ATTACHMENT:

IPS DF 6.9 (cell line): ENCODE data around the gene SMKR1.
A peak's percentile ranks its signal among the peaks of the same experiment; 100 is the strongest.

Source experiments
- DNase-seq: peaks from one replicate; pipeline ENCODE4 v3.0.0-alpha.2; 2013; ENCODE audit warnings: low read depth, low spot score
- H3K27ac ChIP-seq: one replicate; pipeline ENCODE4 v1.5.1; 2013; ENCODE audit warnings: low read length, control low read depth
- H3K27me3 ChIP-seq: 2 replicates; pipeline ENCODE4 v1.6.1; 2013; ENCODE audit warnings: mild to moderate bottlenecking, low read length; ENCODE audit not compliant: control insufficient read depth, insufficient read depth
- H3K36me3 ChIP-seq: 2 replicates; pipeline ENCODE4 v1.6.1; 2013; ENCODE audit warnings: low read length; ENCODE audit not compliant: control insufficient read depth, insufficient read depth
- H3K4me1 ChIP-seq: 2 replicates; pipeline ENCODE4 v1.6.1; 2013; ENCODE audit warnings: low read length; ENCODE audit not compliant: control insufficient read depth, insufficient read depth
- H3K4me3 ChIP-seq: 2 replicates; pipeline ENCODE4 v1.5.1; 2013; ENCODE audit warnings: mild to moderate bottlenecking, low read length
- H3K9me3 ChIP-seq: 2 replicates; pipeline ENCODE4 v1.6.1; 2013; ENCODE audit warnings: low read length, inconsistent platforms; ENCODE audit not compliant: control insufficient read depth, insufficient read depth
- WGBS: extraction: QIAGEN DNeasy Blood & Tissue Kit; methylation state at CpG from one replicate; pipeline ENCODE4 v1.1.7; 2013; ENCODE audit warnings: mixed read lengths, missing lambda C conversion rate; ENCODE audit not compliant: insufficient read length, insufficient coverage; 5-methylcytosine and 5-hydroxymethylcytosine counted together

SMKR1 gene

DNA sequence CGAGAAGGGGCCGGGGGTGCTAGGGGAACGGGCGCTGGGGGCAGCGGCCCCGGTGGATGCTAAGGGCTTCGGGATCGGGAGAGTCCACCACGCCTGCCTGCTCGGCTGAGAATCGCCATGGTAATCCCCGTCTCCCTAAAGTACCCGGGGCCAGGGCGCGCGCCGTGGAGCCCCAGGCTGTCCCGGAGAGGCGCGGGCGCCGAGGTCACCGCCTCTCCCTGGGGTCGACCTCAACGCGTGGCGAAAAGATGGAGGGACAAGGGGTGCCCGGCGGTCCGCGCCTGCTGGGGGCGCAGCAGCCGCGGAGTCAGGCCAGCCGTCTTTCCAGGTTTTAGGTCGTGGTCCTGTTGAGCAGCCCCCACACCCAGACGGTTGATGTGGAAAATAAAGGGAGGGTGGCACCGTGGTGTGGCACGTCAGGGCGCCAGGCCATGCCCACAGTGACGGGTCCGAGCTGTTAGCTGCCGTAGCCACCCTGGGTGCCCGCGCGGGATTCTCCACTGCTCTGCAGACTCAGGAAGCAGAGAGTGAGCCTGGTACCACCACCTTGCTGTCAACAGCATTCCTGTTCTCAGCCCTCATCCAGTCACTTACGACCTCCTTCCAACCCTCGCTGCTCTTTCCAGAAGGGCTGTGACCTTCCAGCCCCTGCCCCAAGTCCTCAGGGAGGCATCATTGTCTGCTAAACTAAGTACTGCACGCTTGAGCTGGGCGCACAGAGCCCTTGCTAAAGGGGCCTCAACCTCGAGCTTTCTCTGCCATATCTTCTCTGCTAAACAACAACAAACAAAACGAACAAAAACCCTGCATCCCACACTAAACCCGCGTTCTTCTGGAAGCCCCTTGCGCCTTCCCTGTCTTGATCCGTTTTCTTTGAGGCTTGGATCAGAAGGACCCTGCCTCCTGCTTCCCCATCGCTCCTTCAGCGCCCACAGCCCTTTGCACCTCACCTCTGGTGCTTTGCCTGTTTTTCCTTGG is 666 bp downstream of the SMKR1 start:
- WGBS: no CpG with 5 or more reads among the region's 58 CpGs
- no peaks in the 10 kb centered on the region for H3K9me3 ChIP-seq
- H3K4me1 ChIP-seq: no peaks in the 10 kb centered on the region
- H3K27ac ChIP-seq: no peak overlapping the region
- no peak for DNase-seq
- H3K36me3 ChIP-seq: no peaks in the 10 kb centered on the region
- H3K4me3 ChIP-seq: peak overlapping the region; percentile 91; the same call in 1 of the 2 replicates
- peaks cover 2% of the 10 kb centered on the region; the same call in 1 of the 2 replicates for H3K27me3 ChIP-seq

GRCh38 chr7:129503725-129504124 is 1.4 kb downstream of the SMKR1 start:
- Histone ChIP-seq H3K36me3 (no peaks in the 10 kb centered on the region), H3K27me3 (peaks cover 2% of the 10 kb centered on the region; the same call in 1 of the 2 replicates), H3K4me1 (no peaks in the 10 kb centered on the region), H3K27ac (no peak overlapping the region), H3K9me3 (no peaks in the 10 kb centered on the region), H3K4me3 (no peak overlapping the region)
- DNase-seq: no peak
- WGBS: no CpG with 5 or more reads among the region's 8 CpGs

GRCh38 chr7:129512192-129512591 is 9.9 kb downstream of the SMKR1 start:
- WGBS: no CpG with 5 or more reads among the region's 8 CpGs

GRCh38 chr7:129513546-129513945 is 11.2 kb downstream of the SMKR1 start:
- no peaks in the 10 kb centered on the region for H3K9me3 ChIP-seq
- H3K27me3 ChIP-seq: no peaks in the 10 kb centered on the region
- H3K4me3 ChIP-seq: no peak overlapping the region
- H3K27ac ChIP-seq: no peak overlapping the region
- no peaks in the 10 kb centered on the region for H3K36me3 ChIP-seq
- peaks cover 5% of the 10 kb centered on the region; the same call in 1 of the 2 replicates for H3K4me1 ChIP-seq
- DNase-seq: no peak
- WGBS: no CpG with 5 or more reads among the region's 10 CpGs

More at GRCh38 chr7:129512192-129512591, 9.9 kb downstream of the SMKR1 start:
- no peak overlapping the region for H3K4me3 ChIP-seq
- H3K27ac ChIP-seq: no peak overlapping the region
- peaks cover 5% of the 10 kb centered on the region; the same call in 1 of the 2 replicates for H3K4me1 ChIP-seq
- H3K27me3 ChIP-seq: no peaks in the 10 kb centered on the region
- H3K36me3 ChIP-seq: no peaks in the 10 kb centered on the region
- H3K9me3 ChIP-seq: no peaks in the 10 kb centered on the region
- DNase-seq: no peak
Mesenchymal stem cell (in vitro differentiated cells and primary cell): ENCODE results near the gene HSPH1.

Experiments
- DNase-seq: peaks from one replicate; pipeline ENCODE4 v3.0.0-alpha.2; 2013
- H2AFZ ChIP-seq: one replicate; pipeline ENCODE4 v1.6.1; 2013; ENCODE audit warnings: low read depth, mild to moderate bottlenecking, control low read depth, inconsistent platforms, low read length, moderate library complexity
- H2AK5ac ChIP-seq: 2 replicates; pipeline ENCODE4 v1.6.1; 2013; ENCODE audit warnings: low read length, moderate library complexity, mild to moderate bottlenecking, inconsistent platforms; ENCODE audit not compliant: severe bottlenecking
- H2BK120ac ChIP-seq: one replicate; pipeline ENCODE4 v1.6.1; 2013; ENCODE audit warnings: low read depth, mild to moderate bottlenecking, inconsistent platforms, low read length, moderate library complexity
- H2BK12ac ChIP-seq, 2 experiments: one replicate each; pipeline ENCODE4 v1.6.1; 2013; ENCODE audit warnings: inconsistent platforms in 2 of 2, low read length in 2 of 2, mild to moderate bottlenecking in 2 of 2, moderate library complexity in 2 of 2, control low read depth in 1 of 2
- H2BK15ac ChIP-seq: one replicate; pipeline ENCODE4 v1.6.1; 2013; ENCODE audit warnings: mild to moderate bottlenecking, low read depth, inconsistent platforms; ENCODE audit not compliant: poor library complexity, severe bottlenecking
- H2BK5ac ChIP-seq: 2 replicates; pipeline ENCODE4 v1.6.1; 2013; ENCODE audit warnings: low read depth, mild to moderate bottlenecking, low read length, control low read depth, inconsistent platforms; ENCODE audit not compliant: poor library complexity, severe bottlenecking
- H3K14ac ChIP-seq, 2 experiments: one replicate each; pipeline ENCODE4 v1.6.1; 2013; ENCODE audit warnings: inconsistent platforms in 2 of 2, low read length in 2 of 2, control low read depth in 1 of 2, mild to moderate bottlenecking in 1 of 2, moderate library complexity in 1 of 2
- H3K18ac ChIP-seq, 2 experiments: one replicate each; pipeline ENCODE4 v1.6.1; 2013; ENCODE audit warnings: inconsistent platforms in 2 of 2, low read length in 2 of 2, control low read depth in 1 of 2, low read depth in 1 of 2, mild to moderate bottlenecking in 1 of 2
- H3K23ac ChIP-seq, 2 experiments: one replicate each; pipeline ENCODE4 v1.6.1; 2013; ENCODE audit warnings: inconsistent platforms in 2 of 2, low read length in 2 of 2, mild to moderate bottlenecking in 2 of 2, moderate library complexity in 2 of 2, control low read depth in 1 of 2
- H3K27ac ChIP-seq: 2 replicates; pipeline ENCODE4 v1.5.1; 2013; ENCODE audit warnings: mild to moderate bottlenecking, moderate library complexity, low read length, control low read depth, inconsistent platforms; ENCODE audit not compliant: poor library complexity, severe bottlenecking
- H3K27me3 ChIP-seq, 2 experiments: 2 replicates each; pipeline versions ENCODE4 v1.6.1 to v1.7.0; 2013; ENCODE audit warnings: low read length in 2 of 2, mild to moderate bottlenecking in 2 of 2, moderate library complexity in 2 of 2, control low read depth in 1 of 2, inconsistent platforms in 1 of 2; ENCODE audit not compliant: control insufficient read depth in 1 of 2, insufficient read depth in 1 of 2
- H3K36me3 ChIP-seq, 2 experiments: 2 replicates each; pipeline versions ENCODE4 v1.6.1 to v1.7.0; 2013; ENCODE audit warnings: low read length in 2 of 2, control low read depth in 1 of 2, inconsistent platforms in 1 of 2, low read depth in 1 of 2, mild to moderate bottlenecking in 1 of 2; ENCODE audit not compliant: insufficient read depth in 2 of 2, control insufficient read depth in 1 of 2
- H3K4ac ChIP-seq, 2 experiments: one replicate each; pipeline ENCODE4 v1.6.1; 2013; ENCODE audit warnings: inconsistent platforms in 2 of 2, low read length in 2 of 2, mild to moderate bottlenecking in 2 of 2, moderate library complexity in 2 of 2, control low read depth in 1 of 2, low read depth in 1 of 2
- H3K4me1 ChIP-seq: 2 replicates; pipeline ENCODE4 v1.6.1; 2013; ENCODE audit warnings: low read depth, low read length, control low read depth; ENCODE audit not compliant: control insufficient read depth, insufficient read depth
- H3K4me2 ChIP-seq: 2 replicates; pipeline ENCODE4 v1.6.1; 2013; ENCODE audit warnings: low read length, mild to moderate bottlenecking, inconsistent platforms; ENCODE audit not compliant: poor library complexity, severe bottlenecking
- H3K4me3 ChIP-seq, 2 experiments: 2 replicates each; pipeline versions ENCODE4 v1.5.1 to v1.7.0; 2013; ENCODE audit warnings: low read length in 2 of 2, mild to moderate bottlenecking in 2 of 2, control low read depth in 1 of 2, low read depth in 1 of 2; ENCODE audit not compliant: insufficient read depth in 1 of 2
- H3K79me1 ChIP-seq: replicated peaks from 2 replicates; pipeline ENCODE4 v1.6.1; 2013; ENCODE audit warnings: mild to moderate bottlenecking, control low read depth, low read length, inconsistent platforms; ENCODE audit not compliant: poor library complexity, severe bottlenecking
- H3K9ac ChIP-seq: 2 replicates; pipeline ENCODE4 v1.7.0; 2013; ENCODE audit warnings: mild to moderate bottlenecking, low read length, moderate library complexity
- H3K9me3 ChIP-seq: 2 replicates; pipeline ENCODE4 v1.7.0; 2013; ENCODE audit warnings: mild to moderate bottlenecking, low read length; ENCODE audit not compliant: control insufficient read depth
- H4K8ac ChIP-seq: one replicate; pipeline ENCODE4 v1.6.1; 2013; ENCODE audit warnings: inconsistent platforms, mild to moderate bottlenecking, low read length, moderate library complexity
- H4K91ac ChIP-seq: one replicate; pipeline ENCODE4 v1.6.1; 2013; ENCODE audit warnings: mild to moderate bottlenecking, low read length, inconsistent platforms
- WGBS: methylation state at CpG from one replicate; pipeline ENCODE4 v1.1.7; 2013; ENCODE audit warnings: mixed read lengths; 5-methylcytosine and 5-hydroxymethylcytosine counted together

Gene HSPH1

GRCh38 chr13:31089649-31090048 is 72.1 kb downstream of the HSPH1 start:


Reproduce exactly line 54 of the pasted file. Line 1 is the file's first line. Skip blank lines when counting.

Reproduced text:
- H3K14ac ChIP-seq, 2 experiments: one replicate each; pipeline ENCODE4 v1.6.1; 2013; ENCODE audit warnings: inconsistent platforms in 2 of 2, low read length in 2 of 2, control low read depth in 1 of 2, mild to moderate bottlenecking in 1 of 2, moderate library complexity in 1 of 2